September 25th, 2012 | by MARTIN CIZMAR Food & Drink | Posted In: The President of Beers

President of Beers: #18

Sierra Nevada Pale Ale: Sierra Nevada Brewing Co., Chico, California

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We're drinking the flagship craft beer from every state in the Union, counting down from 50-1, to find which is home to the President of Beers.

#18: Sierra Nevada Pale Ale: Sierra Nevada Brewing, Chico, California

State: The biggest, baddest state of all. California has more people than Canada—something I won $5 for knowing at breakfast this very morning.

Brewery: Chico’s Sierra Nevada, which is north and west of the mountains that gives it a name. California’s largest brewery is an eight hour drive from the prettiest parts of the Sierras—you won’t confuse the Sacramento Valley for the Owens Valley—and possibly the most interesting thing going on out in the hinterlands north of Napa and south of Eugene.

Beer: Sierra Nevada Pale Ale, the best-selling craft beer in the country.

Difficulty of Obtaining in Oregon: Very easy here or anywhere else in the country.

Rating: A very respectable 68.66. (I gave the beer its highest score, 90, which was one of my highest ratings of our blind taste test.)


PHOTO: Cameron Browne
Sierra Nevada Pale Ale was my first beer. Ever. I wasn’t a teenage drinker, and started, oddly, with wine. So this is where I started, the familiar green label purchased from the Magic Stick in Detroit and sipped at a Black Rebel Motorcycle Club show.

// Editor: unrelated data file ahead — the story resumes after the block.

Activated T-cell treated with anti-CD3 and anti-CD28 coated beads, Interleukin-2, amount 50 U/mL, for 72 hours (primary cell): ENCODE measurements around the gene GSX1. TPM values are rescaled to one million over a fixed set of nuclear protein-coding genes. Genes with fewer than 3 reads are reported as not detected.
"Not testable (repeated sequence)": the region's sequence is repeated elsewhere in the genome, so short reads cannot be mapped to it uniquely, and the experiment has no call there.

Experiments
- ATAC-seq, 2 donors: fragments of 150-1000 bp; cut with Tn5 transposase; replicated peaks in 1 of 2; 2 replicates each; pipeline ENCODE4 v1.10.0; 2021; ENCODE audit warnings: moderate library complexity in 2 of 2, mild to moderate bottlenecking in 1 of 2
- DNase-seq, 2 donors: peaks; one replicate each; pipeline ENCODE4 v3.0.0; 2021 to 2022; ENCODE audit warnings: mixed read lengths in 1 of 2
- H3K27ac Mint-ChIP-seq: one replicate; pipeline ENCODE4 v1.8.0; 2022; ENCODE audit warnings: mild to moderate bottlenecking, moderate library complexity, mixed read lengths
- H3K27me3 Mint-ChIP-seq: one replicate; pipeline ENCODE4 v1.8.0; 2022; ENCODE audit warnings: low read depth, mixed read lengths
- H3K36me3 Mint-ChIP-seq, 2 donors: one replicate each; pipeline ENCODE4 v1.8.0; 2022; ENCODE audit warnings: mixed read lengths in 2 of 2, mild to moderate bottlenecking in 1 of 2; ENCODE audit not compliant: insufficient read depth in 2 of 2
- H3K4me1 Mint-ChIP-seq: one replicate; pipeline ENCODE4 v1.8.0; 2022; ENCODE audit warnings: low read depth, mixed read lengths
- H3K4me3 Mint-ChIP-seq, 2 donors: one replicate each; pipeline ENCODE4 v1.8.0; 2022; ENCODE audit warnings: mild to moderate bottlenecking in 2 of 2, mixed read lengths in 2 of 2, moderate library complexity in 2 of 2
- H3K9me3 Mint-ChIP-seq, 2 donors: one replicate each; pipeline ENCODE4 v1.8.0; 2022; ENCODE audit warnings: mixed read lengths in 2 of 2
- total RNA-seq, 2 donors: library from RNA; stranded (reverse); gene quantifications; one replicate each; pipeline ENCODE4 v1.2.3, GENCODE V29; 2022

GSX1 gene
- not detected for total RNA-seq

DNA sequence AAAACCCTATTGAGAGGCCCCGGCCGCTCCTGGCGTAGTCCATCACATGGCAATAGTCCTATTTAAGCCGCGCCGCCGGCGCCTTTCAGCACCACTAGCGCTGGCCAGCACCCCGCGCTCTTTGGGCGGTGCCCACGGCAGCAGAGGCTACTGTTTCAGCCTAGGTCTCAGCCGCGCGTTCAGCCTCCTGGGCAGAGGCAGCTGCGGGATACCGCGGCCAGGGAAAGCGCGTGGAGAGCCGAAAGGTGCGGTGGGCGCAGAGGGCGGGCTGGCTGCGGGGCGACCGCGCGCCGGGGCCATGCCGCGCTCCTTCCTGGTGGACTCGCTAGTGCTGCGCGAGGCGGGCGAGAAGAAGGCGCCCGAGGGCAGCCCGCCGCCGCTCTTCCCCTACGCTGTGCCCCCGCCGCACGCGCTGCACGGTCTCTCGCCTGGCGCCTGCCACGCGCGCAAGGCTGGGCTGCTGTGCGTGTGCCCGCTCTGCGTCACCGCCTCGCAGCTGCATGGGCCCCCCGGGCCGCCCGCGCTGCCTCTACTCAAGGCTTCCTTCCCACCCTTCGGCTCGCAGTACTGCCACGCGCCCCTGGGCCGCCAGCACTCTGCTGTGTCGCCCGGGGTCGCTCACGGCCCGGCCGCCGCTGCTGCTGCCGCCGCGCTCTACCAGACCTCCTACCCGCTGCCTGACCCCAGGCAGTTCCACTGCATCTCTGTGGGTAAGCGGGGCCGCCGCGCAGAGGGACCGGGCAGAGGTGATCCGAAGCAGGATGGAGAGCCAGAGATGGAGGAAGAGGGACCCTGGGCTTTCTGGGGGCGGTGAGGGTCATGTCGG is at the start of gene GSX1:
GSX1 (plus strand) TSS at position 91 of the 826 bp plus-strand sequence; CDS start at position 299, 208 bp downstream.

If I’d listened to my friend Brian that first beer would have been a Miller Lite—billed by him as “in my experience, the least piss-tasting beer”—but I thought a “pale” beer sounded even smoother, so that’s what I got. Of course this beer is actually far beerier than Miller Lite, and all those Cascade hops were quite disagreeable to my young, dumb self. I did not enjoy it. Years of Blue Moon and Coors Light followed.

Coincidentally, Sierra Nevada’s Harvest Wet Hop Ale was the beer that got me really interested in beer. The crisp, fresh, green flavor of the Yakima hops rushed down to the brewery back in the Harvest Ale’s red label days blew me away. The Harvest is now three beers—Northern Hemisphere Harvest, Southern Hemisphere Harvest and Estate Harvest, which uses hops grown at the brewery—and the quality varies by year. But the simple Northern Hemisphere simple ale is still possibly my all-time favorite beer. Though I bring a Russian River growler to beer bars for street cred, I have a Sierra Nevada keychain, made a pilgrimage to Chico and put the hops I grew at my own house into a homebrew clone of the beer. Yup, I’m a Sierra Nevada guy.

Is Sierra Nevada Pale Ale the best flagship beer America has? No. But is it impressive that the best-selling craft beer in the country can beat out the majority of a Pale Ale heavy field in a contest like this? Yeah, I think so.

I’d still grab this beer out of a cooler—especially with BMRC blaring from a shitty stereo.



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